When they were forced to flee their house in Martakert in Artsakh, Onik Arakelyan, 78, and his wife Amalya Nalbandyan, 73, hid in the forest for days before they could make it to Stepanakert, and later to Yerevan.
They have now found refuge at VOAH, where they have been since early October. It is also where Onik was able to access much-needed medical care and treatment for his arthritis.
“It’s a nice place, but we want our home back,” said Amalya as she drew a deep breath before adding that the situation has been especially difficult due to COVID-19.
The two were born and raised in Martakert. During the Soviet period, Onik was a competitive runner and received many awards for different Olympic Championships within the USSR. After graduating from Yerevan State Institute of Physical Culture in the early 1970s, he returned to Martakert and started working as a teacher in a local school. There, he met Amalya, who was working as the school’s event organizer. They have three children.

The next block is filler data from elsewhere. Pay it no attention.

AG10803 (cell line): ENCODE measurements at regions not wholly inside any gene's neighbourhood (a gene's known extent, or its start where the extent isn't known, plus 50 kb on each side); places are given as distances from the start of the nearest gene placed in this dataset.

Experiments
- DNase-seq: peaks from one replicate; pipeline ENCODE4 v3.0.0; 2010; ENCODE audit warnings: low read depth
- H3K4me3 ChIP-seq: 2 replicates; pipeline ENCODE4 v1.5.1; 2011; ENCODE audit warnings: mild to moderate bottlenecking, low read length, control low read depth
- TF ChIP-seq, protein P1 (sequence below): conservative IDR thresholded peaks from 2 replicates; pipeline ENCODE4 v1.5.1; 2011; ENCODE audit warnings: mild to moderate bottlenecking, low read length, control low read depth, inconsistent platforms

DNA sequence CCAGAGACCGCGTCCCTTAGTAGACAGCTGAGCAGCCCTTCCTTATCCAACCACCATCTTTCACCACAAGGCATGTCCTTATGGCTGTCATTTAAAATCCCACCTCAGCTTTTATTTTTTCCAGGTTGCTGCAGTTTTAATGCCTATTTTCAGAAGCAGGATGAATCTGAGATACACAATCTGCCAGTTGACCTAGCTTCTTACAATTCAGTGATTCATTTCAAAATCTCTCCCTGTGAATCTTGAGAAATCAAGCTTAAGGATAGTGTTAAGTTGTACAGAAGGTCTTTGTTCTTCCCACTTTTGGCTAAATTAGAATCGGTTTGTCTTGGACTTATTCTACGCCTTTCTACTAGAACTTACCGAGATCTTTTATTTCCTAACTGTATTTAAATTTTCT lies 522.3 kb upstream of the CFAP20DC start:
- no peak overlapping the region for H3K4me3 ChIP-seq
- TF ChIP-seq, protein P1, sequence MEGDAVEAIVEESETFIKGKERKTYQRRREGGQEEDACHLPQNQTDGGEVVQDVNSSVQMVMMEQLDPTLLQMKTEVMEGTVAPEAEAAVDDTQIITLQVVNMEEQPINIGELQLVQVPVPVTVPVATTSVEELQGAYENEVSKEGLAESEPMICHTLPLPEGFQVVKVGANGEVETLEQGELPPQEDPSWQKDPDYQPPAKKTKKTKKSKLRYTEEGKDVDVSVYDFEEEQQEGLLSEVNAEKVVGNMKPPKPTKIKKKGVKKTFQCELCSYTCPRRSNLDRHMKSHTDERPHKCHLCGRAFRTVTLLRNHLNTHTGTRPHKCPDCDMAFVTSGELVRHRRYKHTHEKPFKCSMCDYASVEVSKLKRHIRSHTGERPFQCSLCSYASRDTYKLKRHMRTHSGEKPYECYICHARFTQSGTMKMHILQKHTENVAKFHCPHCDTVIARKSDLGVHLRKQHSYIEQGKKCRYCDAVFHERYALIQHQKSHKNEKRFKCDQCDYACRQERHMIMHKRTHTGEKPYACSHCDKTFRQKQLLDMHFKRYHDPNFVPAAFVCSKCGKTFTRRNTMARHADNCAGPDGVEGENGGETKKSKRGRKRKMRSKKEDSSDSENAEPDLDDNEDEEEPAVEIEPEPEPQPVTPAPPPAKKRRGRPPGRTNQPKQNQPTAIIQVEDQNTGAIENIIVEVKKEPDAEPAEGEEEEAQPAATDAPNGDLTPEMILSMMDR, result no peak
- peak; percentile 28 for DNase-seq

The couple is no stranger to being uprooted, however.
“This is the third time we’ve had to leave our home. We took nothing except for our documents. When the Nagorno-Karabakh War of 1988 started we had to hide in the forest in our pajamas,” said Onik. “When we came back to our house it was in ruins—no doors, no windows, and we had been robbed of everything.”
They had to start over. Then, in 2016, they faced the same situation. They had to flee, only to return to find their house had been robbed again.
Through VOAH, FAR has helped them to find a stable and comforting place to temporarily call home through the tough winter months.
“My son serves in the intelligence service in Stepanakert and he told us that the house was badly damaged, but it can be repaired,” said Amalya. Currently, he is trying to make the arrangements for the repairs so his parents can return as soon as possible.
Onik said that they left their relatives, their neighbors, and friends in Martakert and have not heard a single word from them. “My pomegranate trees must have matured. Who has collected them? Or have they just rotted? We don't know.”